Wheelchair symbol at the skytrain station

When installed and used properly, detectable warning tiles can improve safety and accessibility. However, there are common mistakes which can actually make these surfaces dangerous for users.

Installing Too Many

The steps have stainless steel tactile indicator studs that have been installed in a grid formation

Although it may seem that a higher number of ADA tiles would make surfaces safer, the opposite can actually be true. Tiles that are too large or too many in number can cause confusion with regard to the direction of travel. This has the potential to lead users to dangerous areas.

A high number of tiles also means a larger area of uneven surface, which presents issues for pedestrians and those using mobility aids like wheelchairs or walkers. The Americans with Disabilities Act requires an extension of warning tiles to at least 610 mm in the direction of travel.

Installing Too Few

ADA compliant detectable warning surface tactiles installation

The purpose of detectable warning products is to provide enough notice of upcoming surface changes or dangerous areas. Too few tiles won’t provide the warning that a user needs, and so can present serious risk of injury or danger.

The ADA requires installation of warning tiles along the full width of transit platforms, blended transitions, stair landings, and curb ramps.

Using Truncated Domes and Wayfinding Bars for the Same Purpose

Yellow braille on the way down the stairs to the railway station.

Both truncated domes and wayfinding bars provide users with non-visual cues. However, each of these does so in a different, yet equally useful way.

Truncated domes warn visually impaired users about potential hazards so that they may proceed with caution. Therefore, they should be placed at the start and end of pathways.

Wayfinding bars allow visually impaired users to navigate through large and open spaces. They indicate the beginning of a path that the user should follow.

Each of these solutions should be used in combination, but never interchangeably.

Incorrect Installation

tactile tile for the blind before a pedestrian crossing on a city street

When detectable warning surfaces are installed correctly, the speed, flow and safety of pedestrian foot traffic is enhanced. However, incorrect installation, such as when truncated domes aren’t close enough to the ground, can not only impede foot traffic but also present a tripping hazard.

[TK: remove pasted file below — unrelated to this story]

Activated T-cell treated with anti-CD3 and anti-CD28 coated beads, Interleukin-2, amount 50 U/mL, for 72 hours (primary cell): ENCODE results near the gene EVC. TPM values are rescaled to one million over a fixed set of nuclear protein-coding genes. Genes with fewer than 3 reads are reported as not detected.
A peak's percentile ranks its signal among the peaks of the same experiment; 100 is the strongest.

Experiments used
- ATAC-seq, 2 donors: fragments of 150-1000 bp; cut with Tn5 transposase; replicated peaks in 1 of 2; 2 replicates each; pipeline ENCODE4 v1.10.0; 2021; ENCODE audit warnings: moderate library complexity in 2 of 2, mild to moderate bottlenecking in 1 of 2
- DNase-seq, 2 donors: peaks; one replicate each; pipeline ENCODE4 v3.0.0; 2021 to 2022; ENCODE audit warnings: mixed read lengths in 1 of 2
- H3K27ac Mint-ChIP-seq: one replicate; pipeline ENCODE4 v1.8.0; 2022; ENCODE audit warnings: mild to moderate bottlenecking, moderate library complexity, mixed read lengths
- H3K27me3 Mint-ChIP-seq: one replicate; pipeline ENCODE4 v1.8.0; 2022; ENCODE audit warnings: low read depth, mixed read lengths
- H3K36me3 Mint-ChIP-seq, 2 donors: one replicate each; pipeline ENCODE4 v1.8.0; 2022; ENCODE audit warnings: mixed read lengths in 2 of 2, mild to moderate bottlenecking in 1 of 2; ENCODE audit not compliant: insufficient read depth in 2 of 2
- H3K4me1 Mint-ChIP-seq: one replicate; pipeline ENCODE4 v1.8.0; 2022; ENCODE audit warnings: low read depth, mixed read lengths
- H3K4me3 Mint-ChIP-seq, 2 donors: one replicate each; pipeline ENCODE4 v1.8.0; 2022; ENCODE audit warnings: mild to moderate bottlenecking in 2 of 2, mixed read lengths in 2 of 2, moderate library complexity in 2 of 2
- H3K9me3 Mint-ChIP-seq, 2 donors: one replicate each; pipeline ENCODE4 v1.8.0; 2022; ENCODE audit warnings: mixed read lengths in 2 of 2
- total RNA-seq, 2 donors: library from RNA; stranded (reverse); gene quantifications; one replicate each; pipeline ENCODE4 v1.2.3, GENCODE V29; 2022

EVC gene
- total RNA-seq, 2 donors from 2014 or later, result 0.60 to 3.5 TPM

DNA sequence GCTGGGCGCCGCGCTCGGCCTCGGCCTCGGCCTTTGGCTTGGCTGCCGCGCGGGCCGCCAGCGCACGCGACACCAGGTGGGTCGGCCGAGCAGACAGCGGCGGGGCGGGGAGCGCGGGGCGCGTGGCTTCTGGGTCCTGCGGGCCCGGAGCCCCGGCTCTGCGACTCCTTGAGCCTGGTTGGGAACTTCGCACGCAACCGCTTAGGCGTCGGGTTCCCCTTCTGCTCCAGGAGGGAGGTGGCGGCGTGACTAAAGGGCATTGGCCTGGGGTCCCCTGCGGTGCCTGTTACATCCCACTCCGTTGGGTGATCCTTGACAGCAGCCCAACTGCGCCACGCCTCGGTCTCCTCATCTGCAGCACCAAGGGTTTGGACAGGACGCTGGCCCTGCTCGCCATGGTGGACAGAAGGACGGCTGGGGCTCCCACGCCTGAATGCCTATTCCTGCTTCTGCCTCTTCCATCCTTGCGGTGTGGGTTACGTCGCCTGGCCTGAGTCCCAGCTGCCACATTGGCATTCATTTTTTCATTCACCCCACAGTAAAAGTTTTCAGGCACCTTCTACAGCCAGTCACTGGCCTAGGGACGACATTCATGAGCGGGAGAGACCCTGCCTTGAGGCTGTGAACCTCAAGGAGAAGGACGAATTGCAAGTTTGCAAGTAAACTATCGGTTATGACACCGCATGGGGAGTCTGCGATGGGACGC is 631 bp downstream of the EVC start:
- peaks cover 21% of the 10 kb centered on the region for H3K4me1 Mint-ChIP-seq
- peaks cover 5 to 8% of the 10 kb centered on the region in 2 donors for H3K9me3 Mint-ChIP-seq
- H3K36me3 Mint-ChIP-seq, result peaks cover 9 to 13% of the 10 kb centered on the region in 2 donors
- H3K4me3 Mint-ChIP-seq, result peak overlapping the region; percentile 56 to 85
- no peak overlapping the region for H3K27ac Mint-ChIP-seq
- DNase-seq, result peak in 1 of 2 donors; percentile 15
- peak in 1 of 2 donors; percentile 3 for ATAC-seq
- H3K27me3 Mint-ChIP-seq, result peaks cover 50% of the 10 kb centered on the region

Too little spacing between domes will increase difficulty of travel for those using mobility aids like walkers and wheelchairs, and if installed too close to the ground, will not provide sufficient warning of upcoming hazards.

All of these can result in costly tile damage. Fortunately, following the ADA’s strict guidelines for the spacing and size of cast in place tiles can ensure proper installation and safe navigation.

Installing in the Wrong Areas

Tactile tiles for the visually impaired in the city

Transit platforms, pedestrian crosswalks, and several other public areas are required by law to contain detectable warning tiles. Failure to install them in these areas increases injury risk and liability that can lead to serious charges.

Installing tactile warning surfaces in the wrong areas can be equally dangerous. For example, a visually impaired user who encounters warning tiles on a median instead of the beginning and end of a pedestrian crossing may assume they’ve reached safety, when in fact they are in a very dangerous area.

The safe and proper installation of tiles is covered in federal and local building codes, and should be followed to ensure the safety of the visually impaired.

A North American Leader in Detectable Warning Systems

ADA truncated dome and tactile warning surface products